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Could Sleeping Near Art Make Your Dreams More Artful?
Mike Albo (one half of the duo behind the book that we oh-so-loved, The Underminer) recently spent the night in a museum. On purpose. With no Ben Stiller in sight. Instead, this grown-up sleepover, at New York City’s Rubin Museum of Art, asked participants to consider the influence of art on their dreams.
Albo writes in Well+Good, “The museum is dedicated to the art of the Himalayas and surrounding regions, and every floor (there are 6) presents gorgeous shrine-worthy work that throbs with meaning and wisdom...Still I was concerned.” He worried “that my dreams would not be worthy. They are often crazily vivid, and involve B-list celebrities from ’90s sitcoms. Basically my brain is like an old copy of People you may find in a dentist office.”
After talk on Tibetan dream interpretation and some bedtime tea, participants cuddled up on their yoga mats beneath large works of art. In the morning, “dream gatherers” wrote down each person's dreams. Albo notes that he was “sort of proud that for once there were no celebrities in my head for a night. Maybe, the Dream Over did its work, and some of the nattering cultural residue that dirties my mind was scrubbed away.” (Read the whole essay for Albo’s wild dream and to see his dream-inspiring artwork.)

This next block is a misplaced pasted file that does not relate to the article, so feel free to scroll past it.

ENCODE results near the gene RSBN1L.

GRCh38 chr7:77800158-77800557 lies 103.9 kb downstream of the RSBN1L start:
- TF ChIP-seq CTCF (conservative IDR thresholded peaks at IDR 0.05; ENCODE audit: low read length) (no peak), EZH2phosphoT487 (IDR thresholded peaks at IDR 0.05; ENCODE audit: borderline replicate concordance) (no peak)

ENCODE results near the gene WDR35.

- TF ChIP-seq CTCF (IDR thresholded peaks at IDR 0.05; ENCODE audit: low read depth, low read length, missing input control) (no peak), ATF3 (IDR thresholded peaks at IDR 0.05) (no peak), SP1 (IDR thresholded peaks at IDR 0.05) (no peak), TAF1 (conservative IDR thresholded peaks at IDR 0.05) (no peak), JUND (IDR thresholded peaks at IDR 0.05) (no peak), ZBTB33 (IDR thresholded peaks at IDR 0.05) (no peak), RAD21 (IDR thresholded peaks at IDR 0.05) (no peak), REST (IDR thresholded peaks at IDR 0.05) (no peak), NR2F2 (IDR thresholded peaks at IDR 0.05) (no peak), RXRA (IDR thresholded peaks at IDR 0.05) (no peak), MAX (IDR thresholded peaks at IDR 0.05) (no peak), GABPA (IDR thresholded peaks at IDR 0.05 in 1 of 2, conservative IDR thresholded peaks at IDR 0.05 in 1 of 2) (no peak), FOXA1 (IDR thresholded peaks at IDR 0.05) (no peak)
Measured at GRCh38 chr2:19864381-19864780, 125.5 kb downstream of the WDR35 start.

There’s something very appealing about the idea that sleeping near art could clear your mind and intensify – or even improve – your dreams. But in the end it seemed like the most valuable part of this experiment (other than, maybe, the “Tibetan cream of wheat” they were served for breakfast) was the simple act of being mindful. Of going to bed thinking of dreams, of waking up ready to receive and assimilate the night’s mental activity. After all, life coach Cheryl Richardson says, “Your dreams can contain important messages about your body and your health.” So whether you’re sleeping beneath a 19th-century tapestry depicting the wheel of life, or a print of your favorite painting wedged in a cheap IKEA frame, it can’t hurt to be open to the idea that maybe your dreams may be magnificent, to try to be your own dream-gatherer each morning.More on listening to your dreams:
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